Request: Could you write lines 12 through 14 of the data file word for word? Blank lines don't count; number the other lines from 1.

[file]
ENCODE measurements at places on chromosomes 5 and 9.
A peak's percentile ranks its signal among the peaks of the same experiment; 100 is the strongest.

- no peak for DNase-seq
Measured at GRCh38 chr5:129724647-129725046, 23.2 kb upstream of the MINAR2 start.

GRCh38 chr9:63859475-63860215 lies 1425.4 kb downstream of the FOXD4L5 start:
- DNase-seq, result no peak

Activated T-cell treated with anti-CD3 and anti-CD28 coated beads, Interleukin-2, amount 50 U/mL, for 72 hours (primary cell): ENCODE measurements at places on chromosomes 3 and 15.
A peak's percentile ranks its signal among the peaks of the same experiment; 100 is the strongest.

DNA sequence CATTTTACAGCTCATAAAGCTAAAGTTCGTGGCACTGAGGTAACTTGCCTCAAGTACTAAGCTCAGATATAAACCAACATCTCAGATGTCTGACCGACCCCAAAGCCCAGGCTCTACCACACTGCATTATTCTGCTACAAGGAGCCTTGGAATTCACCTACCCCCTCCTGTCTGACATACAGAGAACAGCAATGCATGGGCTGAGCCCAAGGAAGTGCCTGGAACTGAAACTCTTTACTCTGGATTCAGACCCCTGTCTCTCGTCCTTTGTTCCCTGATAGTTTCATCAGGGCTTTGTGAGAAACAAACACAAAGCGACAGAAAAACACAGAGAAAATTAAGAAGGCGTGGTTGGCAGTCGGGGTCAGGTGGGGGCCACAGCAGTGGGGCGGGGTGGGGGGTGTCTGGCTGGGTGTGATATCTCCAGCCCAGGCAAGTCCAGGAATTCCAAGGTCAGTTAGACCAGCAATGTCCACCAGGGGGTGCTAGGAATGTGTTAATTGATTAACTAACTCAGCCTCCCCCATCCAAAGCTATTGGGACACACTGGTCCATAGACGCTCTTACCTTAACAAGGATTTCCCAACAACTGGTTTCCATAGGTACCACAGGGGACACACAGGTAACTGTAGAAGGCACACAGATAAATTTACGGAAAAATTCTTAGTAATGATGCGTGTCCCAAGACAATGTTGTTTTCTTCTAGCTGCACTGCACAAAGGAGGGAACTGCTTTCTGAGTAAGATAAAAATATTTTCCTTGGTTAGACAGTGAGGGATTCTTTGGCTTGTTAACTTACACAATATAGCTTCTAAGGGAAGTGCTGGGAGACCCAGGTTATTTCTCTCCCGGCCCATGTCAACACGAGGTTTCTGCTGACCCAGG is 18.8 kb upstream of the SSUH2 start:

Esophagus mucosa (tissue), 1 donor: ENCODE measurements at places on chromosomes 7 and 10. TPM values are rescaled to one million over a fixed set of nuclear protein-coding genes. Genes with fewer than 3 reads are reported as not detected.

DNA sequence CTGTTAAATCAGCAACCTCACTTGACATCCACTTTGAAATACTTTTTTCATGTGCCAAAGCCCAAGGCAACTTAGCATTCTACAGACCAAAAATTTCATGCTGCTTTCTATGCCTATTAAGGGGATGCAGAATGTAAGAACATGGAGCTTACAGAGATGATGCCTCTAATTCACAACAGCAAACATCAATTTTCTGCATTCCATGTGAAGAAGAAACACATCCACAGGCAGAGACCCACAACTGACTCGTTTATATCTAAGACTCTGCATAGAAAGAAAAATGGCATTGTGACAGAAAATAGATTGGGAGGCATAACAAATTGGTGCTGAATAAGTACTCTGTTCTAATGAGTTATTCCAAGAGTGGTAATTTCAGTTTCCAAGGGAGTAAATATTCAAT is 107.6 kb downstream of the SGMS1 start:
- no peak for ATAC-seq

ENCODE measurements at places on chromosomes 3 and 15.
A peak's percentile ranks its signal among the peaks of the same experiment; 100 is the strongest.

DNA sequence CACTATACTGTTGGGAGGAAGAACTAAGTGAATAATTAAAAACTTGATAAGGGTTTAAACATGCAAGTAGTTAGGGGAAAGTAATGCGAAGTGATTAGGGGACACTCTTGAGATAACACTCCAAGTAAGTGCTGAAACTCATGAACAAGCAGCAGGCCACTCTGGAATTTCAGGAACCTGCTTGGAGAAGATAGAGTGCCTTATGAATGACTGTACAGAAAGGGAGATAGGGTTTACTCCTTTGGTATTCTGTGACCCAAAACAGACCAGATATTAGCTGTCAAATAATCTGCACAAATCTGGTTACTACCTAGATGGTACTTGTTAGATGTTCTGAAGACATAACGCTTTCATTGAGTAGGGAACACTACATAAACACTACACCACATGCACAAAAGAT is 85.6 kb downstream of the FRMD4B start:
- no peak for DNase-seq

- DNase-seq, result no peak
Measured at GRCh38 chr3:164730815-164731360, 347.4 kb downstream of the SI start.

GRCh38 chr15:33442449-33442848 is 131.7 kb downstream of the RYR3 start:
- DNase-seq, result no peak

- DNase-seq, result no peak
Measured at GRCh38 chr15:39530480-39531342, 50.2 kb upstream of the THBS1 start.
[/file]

- no peak for ATAC-seq

ENCODE measurements at places on chromosomes 3 and 15.
A peak's percentile ranks its signal among the peaks of the same experiment; 100 is the strongest.